- Certificate of Merit Statute: Constitutional or Unconstitutional?
- Increased Insurance Premiums: Are They Recoverable from Third-Party Tortfeasors?
- Texas Supreme Court Clarified the Applicable Standard for Proving Attorney’s Fees
- The Oregon Rule and Presumption of Fault
- Drivers’ Liability: The Unavoidable Accident Defense
- Fraudulent Concealment: When does the statute of limitations begin to run for a breach of contract claim, if fraudulent concealment is asserted?
- Application of the Discovery Rule to Breach of Contract Claims
- Proper Procedure to Obtain Entry on Real Property of a Nonparty for Purposes of Inspection and Photographing
- Designating Unknown Responsible Third Parties: How to Properly Designate an Unknown Driver
- Premises Liability: Do Open and Obvious Naturally Occurring Conditions Pose an Unreasonable Risk of Harm?
Showing 17 posts in Subrogation.
In a previous blog, we discussed “What is Cyber Subrogation?” This week's blog will focus on potential barriers and limitations to successful cyber subrogation. While this list is non-exhaustive, it gives an overview to the various barriers and limitations to successful cyber subrogation. These barriers include (1) contractual waivers and limitations; (2) a lack of clear applicable standards; and (3) the first individuals to investigate the breach or attack are likely the later target defendants, i.e., the fox guarding the henhouse analogy. Read More ›
While the legislative purpose underpinning the Texas Deceptive Trade Practices Act (DTPA) urges flexible interpretation and application, the DTPA was neither intended to impose liability on upstream parties nor provide a separate cause of action for assignees and subrogees seeking to recover from large consumer businesses. The Texas Supreme Court has mandated a liberal construction of the DTPA to “protect consumers against false, misleading, and deceptive business practices, unconscionable actions, and breaches of warranty and to provide efficient and economical procedures to secure such protection.” However, the Legislature intended there to be limits on the DTPA, including its scope of liability and standing requirements. Read More ›
New Mexico has enacted an oilfield anti-indemnity act, much like the legislation enacted in Texas, Louisiana and Wyoming, and previously discussed in other blogs. While the New Mexico Oilfield Anti Indemnity Act (the “Act”) is similar to other states' oilfield anti-indemnity acts in many respects, it does also contain a few distinguishing characteristics. Read More ›
Last year, we began a series of posts concerning Oilfield Anti-Indemnity Acts starting with the Texas Oilfield Anti-Indemnity Act (“TOAIA”). TOAIA is the least restrictive of the anti-indemnity acts, especially in regards to the procurement of insurance. Recall that under TOAIA, parties may expressly agree to procure liability insurance to cover their own respective indemnity obligations in a reciprocal insurance agreement and not trigger the application of TOAIA. Further, parties may even enter unilateral indemnity agreements so long as the agreement caps the amount of insurance the indemnitor obtains at $500,000. Essentially, TOAIA expressly allows parties to avoid the prohibition on certain indemnity agreements by providing insurance. Read More ›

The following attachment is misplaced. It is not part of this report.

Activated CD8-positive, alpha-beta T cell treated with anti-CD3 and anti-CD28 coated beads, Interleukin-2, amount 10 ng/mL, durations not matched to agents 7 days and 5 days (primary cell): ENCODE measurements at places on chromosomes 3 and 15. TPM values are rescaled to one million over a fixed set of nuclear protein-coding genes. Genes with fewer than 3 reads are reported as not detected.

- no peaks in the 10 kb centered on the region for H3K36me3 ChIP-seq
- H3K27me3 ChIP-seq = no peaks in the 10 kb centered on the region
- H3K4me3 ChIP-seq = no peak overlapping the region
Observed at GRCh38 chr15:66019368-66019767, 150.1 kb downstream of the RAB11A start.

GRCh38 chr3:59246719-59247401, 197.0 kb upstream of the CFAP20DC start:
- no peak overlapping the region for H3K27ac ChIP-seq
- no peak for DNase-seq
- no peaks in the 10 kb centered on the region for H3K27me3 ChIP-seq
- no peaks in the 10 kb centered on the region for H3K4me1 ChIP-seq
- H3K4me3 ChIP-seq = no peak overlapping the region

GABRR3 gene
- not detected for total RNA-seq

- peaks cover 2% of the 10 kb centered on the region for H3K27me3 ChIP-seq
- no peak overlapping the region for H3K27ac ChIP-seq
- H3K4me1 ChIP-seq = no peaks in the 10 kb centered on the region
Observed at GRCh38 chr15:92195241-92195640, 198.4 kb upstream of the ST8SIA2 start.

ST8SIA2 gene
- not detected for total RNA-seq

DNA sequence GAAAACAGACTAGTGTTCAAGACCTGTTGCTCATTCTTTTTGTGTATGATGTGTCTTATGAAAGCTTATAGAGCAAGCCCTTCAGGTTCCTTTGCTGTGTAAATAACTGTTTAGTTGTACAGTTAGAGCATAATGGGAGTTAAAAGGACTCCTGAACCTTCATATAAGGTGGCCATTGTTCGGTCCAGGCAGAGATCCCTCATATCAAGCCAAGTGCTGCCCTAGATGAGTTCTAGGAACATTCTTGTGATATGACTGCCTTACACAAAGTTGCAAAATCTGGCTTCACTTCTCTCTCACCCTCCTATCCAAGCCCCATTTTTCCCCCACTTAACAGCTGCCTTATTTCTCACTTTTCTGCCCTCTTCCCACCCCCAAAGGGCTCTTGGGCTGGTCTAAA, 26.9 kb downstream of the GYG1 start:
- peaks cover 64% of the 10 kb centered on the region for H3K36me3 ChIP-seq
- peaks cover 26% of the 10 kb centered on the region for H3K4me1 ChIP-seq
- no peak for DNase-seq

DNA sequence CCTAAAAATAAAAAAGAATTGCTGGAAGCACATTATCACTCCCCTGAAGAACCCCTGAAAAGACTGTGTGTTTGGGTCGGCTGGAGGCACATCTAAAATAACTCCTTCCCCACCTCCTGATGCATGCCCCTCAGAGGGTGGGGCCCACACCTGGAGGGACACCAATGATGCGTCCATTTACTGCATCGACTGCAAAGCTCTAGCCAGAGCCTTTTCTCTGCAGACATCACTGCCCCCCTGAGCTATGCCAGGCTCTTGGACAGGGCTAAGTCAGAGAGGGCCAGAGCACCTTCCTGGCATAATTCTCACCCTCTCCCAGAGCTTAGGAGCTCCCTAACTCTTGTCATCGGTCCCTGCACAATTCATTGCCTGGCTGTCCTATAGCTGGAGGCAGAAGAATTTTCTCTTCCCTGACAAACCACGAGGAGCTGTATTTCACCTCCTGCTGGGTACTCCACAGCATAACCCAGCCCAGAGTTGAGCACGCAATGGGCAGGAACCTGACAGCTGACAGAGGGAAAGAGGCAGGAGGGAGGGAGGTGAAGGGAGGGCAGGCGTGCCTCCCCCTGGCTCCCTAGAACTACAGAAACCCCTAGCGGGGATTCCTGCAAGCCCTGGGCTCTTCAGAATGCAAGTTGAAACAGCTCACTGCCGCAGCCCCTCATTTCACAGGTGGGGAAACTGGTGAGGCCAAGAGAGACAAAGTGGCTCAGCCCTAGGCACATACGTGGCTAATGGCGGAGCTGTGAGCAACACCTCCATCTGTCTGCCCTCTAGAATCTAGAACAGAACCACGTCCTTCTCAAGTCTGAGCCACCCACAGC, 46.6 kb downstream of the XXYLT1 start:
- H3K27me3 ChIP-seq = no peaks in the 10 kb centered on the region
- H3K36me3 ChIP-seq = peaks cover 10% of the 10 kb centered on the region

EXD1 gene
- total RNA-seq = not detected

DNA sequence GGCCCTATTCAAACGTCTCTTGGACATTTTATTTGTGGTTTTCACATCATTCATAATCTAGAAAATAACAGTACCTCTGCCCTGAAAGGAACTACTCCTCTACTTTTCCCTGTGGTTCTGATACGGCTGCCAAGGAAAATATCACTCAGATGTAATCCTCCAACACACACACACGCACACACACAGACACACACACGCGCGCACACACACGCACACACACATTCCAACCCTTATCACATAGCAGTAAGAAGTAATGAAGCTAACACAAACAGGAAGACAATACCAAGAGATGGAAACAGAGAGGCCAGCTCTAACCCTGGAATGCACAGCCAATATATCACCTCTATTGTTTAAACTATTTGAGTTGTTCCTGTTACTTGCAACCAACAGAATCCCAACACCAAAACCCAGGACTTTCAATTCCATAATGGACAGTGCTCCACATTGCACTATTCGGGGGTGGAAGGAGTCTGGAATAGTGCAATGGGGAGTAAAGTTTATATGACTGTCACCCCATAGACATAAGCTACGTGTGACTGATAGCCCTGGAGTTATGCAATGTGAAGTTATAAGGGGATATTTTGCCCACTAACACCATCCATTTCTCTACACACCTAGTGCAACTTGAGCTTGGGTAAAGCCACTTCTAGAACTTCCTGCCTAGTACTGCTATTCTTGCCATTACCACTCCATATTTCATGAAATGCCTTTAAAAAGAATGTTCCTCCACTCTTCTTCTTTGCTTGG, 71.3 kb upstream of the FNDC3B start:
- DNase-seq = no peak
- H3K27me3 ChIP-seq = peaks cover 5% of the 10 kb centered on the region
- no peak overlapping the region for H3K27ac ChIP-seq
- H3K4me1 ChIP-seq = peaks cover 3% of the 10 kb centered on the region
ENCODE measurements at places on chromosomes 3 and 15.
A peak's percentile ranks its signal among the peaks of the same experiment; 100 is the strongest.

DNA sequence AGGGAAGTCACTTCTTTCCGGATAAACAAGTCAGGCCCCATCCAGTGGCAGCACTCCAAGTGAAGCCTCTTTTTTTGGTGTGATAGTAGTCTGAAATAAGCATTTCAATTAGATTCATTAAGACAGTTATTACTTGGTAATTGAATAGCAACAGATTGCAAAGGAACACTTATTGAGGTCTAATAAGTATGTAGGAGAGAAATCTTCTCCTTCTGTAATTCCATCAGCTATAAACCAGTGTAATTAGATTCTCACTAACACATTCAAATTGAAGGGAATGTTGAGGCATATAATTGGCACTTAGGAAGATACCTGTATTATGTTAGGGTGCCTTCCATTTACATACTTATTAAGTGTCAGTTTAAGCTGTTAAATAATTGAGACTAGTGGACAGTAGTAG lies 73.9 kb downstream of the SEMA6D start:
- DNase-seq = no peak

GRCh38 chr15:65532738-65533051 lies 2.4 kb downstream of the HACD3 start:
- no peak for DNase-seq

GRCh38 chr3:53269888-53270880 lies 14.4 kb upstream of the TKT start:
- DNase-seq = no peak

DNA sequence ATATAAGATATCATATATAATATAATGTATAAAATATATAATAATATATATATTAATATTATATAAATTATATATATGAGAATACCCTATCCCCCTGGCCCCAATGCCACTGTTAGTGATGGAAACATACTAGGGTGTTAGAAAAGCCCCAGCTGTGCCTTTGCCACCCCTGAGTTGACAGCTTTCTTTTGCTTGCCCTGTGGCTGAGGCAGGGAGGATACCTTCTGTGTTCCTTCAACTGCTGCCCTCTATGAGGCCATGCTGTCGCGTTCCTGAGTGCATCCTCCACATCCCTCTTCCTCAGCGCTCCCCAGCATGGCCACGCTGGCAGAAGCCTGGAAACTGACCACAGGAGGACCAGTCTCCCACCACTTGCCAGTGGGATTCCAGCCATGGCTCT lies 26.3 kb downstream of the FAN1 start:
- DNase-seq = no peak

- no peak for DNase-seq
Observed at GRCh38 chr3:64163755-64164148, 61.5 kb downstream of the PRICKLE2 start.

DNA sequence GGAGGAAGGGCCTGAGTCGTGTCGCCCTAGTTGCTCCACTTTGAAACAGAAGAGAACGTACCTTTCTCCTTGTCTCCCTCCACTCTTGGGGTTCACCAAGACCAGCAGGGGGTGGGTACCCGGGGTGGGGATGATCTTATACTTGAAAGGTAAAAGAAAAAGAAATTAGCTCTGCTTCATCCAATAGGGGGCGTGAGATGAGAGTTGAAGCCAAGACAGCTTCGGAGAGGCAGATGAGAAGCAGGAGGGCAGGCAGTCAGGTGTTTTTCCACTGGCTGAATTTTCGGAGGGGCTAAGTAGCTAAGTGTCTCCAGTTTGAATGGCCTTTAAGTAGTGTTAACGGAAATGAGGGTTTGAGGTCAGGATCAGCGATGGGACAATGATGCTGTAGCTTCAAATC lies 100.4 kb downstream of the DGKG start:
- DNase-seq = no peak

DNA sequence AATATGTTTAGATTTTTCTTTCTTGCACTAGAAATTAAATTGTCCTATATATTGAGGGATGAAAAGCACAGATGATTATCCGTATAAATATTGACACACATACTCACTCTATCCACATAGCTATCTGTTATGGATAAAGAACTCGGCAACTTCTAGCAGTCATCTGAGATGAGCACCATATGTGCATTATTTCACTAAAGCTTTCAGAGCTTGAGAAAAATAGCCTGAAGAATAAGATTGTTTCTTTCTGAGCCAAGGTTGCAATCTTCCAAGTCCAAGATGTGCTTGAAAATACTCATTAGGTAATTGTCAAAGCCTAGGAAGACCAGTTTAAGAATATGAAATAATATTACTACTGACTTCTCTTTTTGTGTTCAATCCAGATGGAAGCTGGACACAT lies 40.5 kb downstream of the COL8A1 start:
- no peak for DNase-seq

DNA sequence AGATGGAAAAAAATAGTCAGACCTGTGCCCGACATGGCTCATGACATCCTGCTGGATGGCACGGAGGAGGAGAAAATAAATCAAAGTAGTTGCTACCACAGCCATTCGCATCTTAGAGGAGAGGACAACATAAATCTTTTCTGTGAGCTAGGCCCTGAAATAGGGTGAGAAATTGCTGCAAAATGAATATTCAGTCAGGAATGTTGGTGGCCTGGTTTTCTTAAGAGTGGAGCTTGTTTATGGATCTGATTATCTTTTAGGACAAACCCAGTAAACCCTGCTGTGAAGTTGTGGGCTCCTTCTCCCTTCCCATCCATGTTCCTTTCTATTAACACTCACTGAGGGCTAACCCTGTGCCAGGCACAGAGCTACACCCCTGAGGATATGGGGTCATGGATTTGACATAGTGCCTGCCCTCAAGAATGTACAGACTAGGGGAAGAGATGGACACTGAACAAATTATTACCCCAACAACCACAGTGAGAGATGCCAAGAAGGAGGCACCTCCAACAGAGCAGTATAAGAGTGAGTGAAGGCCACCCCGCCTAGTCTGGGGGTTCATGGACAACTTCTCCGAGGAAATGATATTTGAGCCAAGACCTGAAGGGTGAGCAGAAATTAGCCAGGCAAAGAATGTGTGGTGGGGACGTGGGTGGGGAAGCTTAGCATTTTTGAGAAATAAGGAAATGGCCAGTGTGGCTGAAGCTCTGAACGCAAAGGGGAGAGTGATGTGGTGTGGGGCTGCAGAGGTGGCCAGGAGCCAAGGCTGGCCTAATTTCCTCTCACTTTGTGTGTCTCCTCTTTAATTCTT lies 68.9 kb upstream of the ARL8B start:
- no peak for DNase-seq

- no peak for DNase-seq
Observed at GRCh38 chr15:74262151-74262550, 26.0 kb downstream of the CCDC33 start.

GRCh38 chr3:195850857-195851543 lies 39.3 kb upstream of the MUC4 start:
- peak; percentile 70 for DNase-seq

Subrogation rights can arise in three distinct ways: equitably, contractually, and statutorily. Read More ›
Subrogation is broadly defined as the substitution of one person in the place of another with reference to a lawful claim or right.Read More ›
The Longshore and Harbor Workers’ Compensation Act (LHWCA), like other workers’ compensation schemes, provides a compromise between land-based maritime workers and their employers: workers who are injured on the job receive quick, guaranteed compensation from their employers regardless of fault, and employers are generally absolved from any further liability in relation to such injuries. However, the LHWCA generally preserves an injured worker’s remedies against third parties who may be “liable for damages.” Read More ›
“Subrogation” is the legal doctrine which allows one party to take over the rights or remedies of another party against a third party. In other words, subrogation allows one party to “step into the shoes” of another. Read More ›
Due to large-loss subrogation’s complexity and often highly technical aspects, a key component of an efficient and successful subrogation action is the technical members of the large-loss investigation team. These technical members will often be mechanical, chemical, civil, electrical, structural, and metallurgical engineers who are generally familiar with the design, operation and failure modes of industrial machinery and processes. Read More ›
A large loss investigation, conducted for the purpose of subrogation, may require following procedures and codes in many different areas: inspection, testing of evidence, and defective equipment to name a few. The organizations listed below are suggestions of places to begin when investigating the loss of a typical facility, such as a refinery or power plant. Read More ›